weeks. Another patient who had numerous lung metastases following induction chemotherapy and chemoradiother- Biomarkers Assessment
Formalin-fixed paraffin embedded tumor tissue was available for 12 of the 19 patients. PCR for EGFR and KRAS NOTE. Toxicity grades are according to National Cancer Institute Com- Fig 1. Progression-free survival.
Downloaded from www.jco.org at DANA FARBER CANCER INST on December 1, 2005 . Copyright 2005 by the American Society of Clinical Oncology. All rights reserved. Wirth et al
patients experienced grade 1 to 2 rash at 500 mg and 250 mgdaily, respectively. No Ն grade 3 rash was seen. In our study,64% of patients had skin rash. Two cases were grade 3, allothers were grade 1 to 2. In the prior studies, diarrheaoccurred in 50% (6% grade 3; all others grade 1-2) and30% (3% grade 3; all others grade 1 to 2) of patients,respectively. With this combination of gefinitib plus cele-coxib, 58% of patients experienced diarrhea (5% grade 3;all others grade 1 to 2). Additional toxicities encounteredwith this combination were occasional dyspepsia, infre-quent allergic drug eruption and renal insufficiency.
Therefore, the addition of celecoxib to gefitinib does notseem to affect the degree of gefitinib-specific toxicity, butdoes contribute celecoxib-related toxicities to the side Fig 2. Overall survival.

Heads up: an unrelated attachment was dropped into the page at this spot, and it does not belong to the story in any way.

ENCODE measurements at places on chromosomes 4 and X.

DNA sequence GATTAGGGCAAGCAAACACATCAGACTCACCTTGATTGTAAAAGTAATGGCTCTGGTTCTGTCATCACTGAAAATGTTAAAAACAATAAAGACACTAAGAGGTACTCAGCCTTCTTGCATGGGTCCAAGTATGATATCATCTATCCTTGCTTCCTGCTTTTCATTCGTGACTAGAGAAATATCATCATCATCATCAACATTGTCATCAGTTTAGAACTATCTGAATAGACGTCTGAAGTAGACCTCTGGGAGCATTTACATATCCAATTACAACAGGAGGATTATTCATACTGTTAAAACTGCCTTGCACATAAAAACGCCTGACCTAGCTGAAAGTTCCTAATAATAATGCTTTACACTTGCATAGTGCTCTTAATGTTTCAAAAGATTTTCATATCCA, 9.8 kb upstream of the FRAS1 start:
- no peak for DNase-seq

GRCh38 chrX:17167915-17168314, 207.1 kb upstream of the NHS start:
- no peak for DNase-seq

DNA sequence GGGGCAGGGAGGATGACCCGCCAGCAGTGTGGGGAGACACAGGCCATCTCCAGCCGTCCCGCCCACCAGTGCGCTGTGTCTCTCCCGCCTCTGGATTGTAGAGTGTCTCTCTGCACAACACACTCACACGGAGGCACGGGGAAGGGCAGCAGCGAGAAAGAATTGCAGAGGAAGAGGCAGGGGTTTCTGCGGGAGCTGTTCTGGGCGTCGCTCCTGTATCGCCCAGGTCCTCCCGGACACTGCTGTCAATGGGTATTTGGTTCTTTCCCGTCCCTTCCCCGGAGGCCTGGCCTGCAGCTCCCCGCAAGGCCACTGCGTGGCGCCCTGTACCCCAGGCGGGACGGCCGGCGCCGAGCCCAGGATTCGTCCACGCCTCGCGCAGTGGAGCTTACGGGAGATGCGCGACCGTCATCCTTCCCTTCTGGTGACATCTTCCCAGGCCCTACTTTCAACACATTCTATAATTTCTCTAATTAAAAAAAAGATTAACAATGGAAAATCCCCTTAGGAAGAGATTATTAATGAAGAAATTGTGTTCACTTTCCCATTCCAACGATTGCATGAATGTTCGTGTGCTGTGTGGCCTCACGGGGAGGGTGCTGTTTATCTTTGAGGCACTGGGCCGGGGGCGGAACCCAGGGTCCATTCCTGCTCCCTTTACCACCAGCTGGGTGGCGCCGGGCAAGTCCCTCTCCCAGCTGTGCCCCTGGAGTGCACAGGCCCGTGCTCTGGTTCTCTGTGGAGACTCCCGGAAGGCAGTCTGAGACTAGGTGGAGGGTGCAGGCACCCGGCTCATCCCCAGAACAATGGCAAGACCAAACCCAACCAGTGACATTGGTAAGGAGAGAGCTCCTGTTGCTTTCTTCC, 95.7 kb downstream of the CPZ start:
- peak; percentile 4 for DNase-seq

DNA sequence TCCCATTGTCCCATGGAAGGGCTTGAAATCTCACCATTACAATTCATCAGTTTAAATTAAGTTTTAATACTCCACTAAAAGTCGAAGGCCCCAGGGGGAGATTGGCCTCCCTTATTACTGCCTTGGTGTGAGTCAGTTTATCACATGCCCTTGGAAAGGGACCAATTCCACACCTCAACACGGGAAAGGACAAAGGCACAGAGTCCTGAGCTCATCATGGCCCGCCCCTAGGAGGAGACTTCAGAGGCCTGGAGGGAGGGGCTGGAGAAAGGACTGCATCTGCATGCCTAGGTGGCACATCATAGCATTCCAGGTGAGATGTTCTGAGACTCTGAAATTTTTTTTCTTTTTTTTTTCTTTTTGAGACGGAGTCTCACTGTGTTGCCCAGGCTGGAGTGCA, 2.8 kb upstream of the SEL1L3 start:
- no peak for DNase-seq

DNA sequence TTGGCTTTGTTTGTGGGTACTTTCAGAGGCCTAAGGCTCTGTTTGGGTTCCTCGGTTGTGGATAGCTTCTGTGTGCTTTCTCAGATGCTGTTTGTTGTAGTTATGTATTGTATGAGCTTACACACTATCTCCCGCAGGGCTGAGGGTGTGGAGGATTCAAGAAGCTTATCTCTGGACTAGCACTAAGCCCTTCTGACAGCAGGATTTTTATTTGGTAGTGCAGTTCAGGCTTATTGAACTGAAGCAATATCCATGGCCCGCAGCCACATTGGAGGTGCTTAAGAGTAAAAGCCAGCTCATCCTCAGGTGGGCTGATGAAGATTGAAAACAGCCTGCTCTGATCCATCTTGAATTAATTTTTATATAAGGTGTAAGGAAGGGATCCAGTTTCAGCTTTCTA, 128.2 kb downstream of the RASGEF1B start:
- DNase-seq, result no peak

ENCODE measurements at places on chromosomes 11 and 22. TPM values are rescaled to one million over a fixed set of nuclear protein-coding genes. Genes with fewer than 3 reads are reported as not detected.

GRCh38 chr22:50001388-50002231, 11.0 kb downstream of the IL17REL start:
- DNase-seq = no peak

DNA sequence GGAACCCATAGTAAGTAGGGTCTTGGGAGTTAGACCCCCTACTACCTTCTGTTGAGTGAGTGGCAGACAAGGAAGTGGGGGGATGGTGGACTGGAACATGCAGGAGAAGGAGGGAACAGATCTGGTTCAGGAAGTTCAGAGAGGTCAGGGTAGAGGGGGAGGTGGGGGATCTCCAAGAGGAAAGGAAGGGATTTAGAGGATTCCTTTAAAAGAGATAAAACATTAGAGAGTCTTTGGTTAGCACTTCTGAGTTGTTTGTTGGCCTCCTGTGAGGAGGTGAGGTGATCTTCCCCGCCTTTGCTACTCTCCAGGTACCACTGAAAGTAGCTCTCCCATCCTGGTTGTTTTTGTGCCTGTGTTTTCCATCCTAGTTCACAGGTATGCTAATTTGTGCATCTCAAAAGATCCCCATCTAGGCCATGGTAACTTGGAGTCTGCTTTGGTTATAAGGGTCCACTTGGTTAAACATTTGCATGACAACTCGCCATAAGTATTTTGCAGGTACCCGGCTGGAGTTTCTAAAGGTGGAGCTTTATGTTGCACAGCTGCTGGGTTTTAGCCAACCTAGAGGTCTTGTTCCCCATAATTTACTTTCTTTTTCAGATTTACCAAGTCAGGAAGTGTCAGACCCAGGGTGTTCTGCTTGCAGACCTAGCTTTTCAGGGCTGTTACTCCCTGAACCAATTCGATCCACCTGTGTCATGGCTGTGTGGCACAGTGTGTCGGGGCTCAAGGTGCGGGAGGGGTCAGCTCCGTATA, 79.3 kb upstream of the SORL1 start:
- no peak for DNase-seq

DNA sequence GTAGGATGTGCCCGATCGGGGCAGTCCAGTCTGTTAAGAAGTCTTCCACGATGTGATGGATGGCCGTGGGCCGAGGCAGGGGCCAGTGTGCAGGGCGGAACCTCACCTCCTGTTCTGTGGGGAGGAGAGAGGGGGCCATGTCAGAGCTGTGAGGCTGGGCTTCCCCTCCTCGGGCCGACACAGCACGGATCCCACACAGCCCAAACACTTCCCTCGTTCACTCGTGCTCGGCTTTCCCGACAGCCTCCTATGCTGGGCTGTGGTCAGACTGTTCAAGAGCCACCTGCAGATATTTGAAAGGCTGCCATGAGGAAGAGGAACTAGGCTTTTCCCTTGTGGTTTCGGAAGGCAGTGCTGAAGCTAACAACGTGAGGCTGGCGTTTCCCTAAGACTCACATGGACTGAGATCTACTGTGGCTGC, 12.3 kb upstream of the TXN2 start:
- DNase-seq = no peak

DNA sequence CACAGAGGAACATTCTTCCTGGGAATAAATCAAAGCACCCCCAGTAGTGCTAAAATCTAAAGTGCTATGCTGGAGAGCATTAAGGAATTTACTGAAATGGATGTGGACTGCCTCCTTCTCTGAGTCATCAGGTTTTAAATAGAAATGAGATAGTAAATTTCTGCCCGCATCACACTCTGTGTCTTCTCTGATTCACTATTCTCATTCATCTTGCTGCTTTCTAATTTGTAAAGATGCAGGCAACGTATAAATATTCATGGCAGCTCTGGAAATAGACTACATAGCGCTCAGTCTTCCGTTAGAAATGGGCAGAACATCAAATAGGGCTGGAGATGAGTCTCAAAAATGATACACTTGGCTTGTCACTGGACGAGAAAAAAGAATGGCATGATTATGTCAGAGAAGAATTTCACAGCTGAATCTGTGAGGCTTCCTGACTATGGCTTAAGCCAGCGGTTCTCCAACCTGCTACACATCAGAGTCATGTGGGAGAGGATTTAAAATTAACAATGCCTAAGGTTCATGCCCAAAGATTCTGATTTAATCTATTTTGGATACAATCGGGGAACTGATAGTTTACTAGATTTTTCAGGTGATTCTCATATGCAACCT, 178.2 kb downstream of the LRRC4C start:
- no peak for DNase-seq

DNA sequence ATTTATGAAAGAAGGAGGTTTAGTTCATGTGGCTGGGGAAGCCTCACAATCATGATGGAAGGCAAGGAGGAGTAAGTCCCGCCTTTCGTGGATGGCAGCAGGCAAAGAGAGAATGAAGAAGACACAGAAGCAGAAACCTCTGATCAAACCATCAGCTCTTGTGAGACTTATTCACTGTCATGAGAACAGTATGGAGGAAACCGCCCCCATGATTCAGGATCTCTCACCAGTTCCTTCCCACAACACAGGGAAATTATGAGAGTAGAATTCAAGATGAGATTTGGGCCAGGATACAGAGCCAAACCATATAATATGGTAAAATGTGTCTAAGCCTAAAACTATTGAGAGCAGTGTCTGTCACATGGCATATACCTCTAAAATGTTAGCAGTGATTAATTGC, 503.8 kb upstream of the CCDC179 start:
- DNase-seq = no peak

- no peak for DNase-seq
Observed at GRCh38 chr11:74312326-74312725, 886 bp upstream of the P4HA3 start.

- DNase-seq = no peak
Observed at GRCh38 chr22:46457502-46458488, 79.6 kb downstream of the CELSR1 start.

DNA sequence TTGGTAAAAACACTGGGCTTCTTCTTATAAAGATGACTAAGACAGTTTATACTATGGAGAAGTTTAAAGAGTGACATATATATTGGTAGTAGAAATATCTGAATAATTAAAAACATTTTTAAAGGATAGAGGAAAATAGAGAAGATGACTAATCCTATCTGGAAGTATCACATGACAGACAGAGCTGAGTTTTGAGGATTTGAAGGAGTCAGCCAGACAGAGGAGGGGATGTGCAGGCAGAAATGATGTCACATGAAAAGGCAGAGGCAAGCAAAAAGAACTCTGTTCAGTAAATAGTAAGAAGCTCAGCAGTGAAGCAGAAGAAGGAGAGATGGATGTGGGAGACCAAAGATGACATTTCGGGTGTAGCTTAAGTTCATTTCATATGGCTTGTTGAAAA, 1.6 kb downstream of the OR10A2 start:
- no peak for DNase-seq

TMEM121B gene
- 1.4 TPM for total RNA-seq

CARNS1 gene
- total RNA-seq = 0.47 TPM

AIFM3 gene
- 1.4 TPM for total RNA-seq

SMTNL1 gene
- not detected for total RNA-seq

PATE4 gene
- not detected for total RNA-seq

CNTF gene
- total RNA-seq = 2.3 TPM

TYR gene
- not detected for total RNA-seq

effect profile. With the respective overall response ratesof 11% and 4% seen in the prior gefitinib single-agentphase II studies, the response rate of 22% in this study is failed from two of these 12 specimens. Of the 10 remain- encouraging, particularly in light of the minor increase in ing specimens, one came from a patient with a PR to toxicity that celecoxib adds to gefitinib. Moreover, im- treatment, four were from patients with SD, and five were pressive durable responses to gefitinib plus celecoxib can from patients with PD. No mutations were found in be seen. While these results must be interpreted cau- EGFR exons 18 to 24 or KRAS exons 2 and 3. EGFR andKRAS amplification was determined by quantitative PCR tiously due to the small sample size of 18 patients and in these 10 specimens. EGFR was not amplified in any wide 95% confidence intervals, the combination of EGFR tumor studied, while four of 10 specimens (40%) were and COX-2 inhibitors for the treatment of SCCHN war- found to have amplified KRAS with copy numbers rang- With the small sample size in this study, evaluation of tumor markers predictive of response was limited. Theseanalyses were even further limited by the success in obtain- DISCUSSION
ing tumor tissue and DNA from only one patient with aresponse to treatment. Nonetheless, we uncovered no evi- This study has shown that gefitinib plus celecoxib is a dence to suggest that factors predictive of response to EGFR low-toxicity, well-tolerated regimen in patients with in- TKIs in non–small-cell lung cancer (NSCLC), such as curable, unresectable previously treated SCCHN. No mutations in the EGFR tyrosine kinase domain or proto- DLTs were encountered at any dose level. In SCCHN, oncogene KRAS involved in signal transduction down- there is a strong rationale for investigating the 500 mg stream from EGFR, play a role in SCCHN response to these dose, given the higher response rate seen with 500 mg in agents. This is not surprising considering that even though phase II study compared with that seen with 250 mg.6,7 the response rates of NSCLC and SCCHN to EGFR TKIs are Further dose escalation of gefitinib beyond 500 mg daily similar, the nature of response to therapy is quite different.